Although the challenges that my children and I face today are seemingly more complex than those our ancestors faced, they are in fact not so very different after all. It is the same reconciliation of tradition self-identity. It is the same call to remembrance. It is the same need to ensure that the future generations are given the gifts so carefully guarded by those who came before us. It is the same care that must be given to the burning embers [i.e. - the soul] that will in the future be passed from breath to hand and ignite the Fire that will then be carried home.
- Kathryn Lucci-Cooper in Genocide of the Mind: New Native American Writing

Throughout this beautifully written essay, Kathryn maintains the stance of resilience. If we were to look at the nature of interaction here we would explore the collision between oral and visual cultures, the shock of having one's carefully developed sense of ancestory and conectedness being sudden transported to an environment of materialism and mechanization, the brilliance of her own learning process that is a precious act of resilience. And while the setting here is not nearly as horrifying as Viktor Frankl's, we can clearly see some of the immense challenges in preserving our cultural identity.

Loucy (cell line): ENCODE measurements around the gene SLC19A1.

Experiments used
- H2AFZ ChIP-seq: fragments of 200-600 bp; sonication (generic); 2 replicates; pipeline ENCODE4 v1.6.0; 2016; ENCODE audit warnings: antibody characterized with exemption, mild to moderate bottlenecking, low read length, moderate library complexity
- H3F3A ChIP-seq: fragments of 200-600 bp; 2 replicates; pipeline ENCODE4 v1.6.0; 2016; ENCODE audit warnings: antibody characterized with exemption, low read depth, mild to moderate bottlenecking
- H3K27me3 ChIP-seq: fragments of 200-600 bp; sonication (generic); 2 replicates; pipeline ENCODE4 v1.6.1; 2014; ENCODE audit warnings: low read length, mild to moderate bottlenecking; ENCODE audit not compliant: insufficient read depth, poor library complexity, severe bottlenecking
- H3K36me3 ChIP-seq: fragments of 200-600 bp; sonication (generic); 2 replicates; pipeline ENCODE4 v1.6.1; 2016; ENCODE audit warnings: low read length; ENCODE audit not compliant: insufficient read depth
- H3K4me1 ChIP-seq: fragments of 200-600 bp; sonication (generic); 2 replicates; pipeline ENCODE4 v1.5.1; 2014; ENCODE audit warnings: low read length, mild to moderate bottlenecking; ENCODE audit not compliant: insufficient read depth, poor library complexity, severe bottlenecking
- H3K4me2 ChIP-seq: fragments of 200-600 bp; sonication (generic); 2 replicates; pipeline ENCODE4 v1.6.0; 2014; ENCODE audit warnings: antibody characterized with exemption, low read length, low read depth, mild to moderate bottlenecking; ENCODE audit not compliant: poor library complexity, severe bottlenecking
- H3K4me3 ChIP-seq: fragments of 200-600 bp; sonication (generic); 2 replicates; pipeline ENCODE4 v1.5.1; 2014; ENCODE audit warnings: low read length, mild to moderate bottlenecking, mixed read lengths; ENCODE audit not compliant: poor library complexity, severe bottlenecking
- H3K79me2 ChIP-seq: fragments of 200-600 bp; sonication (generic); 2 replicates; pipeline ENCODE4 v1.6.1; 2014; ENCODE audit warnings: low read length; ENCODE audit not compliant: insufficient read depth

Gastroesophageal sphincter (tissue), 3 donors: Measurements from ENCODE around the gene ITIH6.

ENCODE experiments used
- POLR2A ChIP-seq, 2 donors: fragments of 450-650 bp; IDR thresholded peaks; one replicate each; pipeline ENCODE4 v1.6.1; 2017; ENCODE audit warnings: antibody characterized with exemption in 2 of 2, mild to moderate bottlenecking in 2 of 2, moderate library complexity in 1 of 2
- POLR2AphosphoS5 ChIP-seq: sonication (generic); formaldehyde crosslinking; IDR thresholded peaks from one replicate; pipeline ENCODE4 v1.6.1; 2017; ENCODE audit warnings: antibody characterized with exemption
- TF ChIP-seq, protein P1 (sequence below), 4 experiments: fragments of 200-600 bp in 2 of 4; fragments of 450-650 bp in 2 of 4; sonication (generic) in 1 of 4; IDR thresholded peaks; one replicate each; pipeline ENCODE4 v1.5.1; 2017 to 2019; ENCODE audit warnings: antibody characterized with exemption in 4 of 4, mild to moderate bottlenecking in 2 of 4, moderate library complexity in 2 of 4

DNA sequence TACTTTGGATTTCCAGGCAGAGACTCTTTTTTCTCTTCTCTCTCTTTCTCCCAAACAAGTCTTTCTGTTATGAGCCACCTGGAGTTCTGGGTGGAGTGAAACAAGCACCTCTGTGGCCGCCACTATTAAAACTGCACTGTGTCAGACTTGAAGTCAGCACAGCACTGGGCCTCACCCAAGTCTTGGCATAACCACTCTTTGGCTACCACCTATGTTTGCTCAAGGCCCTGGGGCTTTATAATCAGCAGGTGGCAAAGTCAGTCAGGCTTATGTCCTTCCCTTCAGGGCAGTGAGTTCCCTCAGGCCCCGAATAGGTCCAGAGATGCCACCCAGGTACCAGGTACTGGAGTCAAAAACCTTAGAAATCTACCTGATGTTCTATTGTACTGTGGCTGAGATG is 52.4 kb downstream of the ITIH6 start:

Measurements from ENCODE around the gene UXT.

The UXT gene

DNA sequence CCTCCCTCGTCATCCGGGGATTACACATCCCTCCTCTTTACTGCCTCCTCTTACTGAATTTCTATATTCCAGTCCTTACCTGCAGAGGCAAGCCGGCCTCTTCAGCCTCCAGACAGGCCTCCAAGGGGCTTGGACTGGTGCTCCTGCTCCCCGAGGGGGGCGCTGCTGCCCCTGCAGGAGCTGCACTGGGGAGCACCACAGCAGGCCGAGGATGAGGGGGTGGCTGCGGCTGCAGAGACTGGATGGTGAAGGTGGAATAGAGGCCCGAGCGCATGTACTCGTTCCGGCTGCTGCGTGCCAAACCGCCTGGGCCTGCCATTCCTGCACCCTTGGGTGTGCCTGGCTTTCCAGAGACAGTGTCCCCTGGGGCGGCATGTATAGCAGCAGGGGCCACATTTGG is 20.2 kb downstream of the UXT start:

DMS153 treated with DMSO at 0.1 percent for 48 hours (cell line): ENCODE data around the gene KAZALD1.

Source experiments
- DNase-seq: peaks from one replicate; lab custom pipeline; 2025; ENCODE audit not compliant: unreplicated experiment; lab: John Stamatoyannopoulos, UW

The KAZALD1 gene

What comes to us via Kathryn's story is a critical narrative that reminds us that the imagination is the refuge of the soul. It is also a warning that our so-called modern understanding of learning is frought with peril.

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Chris Corrigan on Identity: Genocide of the Mind | 27.01.05 | Comment Permalink

Great entry...thanks Brian.